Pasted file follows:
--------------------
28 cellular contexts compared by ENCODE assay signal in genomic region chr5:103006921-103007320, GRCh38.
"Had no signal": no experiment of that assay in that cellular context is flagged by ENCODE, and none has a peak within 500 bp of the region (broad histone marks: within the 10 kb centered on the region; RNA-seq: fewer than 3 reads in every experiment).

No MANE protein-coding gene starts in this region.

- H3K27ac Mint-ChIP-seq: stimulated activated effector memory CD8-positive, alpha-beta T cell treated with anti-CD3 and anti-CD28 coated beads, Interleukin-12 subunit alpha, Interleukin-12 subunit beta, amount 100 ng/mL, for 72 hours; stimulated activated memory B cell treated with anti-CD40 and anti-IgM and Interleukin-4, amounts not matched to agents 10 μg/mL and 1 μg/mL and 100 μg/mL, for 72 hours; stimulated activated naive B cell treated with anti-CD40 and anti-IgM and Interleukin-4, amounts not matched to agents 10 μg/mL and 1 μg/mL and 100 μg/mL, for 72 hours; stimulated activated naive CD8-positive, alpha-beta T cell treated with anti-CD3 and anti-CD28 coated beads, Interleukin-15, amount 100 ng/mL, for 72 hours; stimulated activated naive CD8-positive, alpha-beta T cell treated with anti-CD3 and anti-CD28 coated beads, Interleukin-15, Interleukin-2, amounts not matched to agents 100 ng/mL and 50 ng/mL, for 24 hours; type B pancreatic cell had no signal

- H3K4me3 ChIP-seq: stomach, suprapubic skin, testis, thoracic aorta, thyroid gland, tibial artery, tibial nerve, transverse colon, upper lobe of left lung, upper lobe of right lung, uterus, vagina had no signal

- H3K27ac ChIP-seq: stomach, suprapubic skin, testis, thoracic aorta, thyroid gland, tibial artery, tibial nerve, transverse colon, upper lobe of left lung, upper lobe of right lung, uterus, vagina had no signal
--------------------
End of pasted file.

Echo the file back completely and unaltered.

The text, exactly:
28 cellular contexts compared by ENCODE assay signal in genomic region chr5:103006921-103007320, GRCh38.
"Had no signal": no experiment of that assay in that cellular context is flagged by ENCODE, and none has a peak within 500 bp of the region (broad histone marks: within the 10 kb centered on the region; RNA-seq: fewer than 3 reads in every experiment).

No MANE protein-coding gene starts in this region.

- H3K27ac Mint-ChIP-seq: stimulated activated effector memory CD8-positive, alpha-beta T cell treated with anti-CD3 and anti-CD28 coated beads, Interleukin-12 subunit alpha, Interleukin-12 subunit beta, amount 100 ng/mL, for 72 hours; stimulated activated memory B cell treated with anti-CD40 and anti-IgM and Interleukin-4, amounts not matched to agents 10 μg/mL and 1 μg/mL and 100 μg/mL, for 72 hours; stimulated activated naive B cell treated with anti-CD40 and anti-IgM and Interleukin-4, amounts not matched to agents 10 μg/mL and 1 μg/mL and 100 μg/mL, for 72 hours; stimulated activated naive CD8-positive, alpha-beta T cell treated with anti-CD3 and anti-CD28 coated beads, Interleukin-15, amount 100 ng/mL, for 72 hours; stimulated activated naive CD8-positive, alpha-beta T cell treated with anti-CD3 and anti-CD28 coated beads, Interleukin-15, Interleukin-2, amounts not matched to agents 100 ng/mL and 50 ng/mL, for 24 hours; type B pancreatic cell had no signal

- H3K4me3 ChIP-seq: stomach, suprapubic skin, testis, thoracic aorta, thyroid gland, tibial artery, tibial nerve, transverse colon, upper lobe of left lung, upper lobe of right lung, uterus, vagina had no signal

- H3K27ac ChIP-seq: stomach, suprapubic skin, testis, thoracic aorta, thyroid gland, tibial artery, tibial nerve, transverse colon, upper lobe of left lung, upper lobe of right lung, uterus, vagina had no signal